Her wedding day was far from being the best day of her life. She had dreamed of the fairy-tale wedding like most little girls, with a princess dress and beautiful, sunny weather, in a romantic location surrounded by all who were near and dear to her. She imagined the reception would be the best night of her life, pictured herself dancing with all of her friends, being admired by everyone and feeling special. The reality was quite different.

She woke up in her family home to screams of “I can't find my tie!” (her father) or “My hair
looks shite” (her mother), and the best one of all: “I look like a bloody whale! There's no way
I'm goin' to this bleedin' weddin' looking like this. I'll be scarlet! Mum, look at the state of me!
Holly can find another bridesmaid 'cos I'm not bleedin' goin'. Oi! Jack, give me back that feckin' hair dryer, I'm not finished!!” (That unforgettable statement was made by her younger sister, Ciara, who on a very regular basis threw tantrums and refused to leave the house, claiming she had nothing to wear, regardless of her bursting wardrobe. She was currently living somewhere in Australia with strangers, and the only communication the family had with her was an e-mail every few weeks.) Holly's family spent the rest of the morning trying to convince Ciara how she was the most beautiful woman in the world. All the while Holly silently  dressed herself, feeling like shite. Ciara eventually agreed to leave the house when Holly's typically calm dad screamed at the top of his voice to everyone's amazement, “Ciara, this is Holly's bloody day, not yours!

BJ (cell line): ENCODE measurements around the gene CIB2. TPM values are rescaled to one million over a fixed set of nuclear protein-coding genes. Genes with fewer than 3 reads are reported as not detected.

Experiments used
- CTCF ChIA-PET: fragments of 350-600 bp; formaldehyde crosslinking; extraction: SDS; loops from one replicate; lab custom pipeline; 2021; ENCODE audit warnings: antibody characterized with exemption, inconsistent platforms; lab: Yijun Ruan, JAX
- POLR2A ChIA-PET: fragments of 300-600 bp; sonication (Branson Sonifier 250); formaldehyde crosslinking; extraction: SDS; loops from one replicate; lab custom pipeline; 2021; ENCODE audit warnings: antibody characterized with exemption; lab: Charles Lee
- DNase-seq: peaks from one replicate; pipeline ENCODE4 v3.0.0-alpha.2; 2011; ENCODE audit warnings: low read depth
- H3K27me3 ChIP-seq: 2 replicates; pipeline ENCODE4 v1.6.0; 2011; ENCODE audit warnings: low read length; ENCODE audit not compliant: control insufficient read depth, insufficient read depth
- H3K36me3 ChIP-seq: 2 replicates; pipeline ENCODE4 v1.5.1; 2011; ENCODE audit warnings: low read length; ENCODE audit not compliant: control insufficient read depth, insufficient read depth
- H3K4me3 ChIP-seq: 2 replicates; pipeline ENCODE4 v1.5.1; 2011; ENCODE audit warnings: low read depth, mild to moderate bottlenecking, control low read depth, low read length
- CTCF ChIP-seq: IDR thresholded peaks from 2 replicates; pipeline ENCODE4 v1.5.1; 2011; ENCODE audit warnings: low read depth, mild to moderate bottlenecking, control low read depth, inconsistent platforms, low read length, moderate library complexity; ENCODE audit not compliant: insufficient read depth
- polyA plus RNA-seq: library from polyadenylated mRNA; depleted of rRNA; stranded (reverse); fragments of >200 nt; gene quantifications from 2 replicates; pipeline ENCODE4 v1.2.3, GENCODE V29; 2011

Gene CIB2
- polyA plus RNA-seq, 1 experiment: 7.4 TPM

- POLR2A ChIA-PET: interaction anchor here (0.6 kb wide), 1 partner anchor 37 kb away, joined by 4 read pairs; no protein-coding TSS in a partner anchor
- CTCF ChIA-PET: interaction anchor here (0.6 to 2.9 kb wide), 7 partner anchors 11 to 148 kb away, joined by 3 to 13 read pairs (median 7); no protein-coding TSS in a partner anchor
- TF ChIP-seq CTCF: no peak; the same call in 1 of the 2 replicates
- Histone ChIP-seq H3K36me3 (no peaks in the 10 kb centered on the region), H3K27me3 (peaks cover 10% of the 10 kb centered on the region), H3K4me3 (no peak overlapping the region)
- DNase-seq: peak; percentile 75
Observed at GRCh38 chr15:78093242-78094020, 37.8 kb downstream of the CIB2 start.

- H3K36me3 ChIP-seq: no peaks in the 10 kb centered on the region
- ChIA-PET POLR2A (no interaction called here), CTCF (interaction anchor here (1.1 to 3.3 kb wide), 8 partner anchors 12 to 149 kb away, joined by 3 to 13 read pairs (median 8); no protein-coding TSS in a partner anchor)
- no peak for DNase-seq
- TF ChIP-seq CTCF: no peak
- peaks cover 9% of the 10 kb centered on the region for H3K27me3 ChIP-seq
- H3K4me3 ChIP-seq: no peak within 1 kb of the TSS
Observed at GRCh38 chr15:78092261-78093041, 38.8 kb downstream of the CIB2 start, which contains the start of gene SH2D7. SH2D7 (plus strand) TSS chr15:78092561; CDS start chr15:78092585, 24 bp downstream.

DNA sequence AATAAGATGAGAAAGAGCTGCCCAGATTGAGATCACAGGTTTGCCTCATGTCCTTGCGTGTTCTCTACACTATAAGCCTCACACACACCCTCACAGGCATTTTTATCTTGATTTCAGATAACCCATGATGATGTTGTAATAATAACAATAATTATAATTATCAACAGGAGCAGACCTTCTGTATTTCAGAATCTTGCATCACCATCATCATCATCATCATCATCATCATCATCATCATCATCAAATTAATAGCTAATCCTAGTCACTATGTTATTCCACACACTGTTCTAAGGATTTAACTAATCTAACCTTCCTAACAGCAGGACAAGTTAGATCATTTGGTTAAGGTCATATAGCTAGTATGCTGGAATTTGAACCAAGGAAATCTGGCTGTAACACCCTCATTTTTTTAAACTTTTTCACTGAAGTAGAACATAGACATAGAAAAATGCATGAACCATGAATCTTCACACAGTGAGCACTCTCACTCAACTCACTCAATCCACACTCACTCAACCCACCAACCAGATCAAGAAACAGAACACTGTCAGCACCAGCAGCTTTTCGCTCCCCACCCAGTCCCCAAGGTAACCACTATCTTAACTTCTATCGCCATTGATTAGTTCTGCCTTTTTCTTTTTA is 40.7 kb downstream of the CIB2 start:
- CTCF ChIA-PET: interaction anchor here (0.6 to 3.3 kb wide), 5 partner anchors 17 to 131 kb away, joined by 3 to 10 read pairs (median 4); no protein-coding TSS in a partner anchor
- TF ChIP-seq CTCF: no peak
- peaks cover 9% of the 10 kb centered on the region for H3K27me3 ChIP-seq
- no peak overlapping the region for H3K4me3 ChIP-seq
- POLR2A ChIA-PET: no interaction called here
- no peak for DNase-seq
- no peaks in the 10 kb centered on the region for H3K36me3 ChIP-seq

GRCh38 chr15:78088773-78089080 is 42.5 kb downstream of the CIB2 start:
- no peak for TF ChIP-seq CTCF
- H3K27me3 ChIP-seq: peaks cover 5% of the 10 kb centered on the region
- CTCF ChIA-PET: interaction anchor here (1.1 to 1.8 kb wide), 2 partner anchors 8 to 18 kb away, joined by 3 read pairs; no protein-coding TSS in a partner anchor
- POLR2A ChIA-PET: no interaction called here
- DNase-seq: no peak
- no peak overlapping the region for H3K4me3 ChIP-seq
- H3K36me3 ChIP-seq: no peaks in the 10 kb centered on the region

And you will go to the wedding and enjoy yourself, and when Holly walks downstairs you will
tell her how beautiful she looks, and I don't wanna hear a peep out of you for the rest of the

So when Holly walked downstairs everyone oohed and aahed while Ciara, appearing like a
ten-year-old who had just been spanked, tearily looked at her with a trembling lip and said,
“You look beautiful, Holly.” All seven of them squashed into the limo, Holly, her parents, her
three brothers and Ciara, and sat in terrified silence all the way to the church.
The whole day seemed to be a blur to her now. She had barely had time to speak to Gerry, as
they were both being pulled in opposite directions to meet Great-aunt Betty from the back arse of nowhere, whom she hadn't seen since she was born, and Grand-uncle Toby from America, who had never been mentioned before but was suddenly a very important member of the family.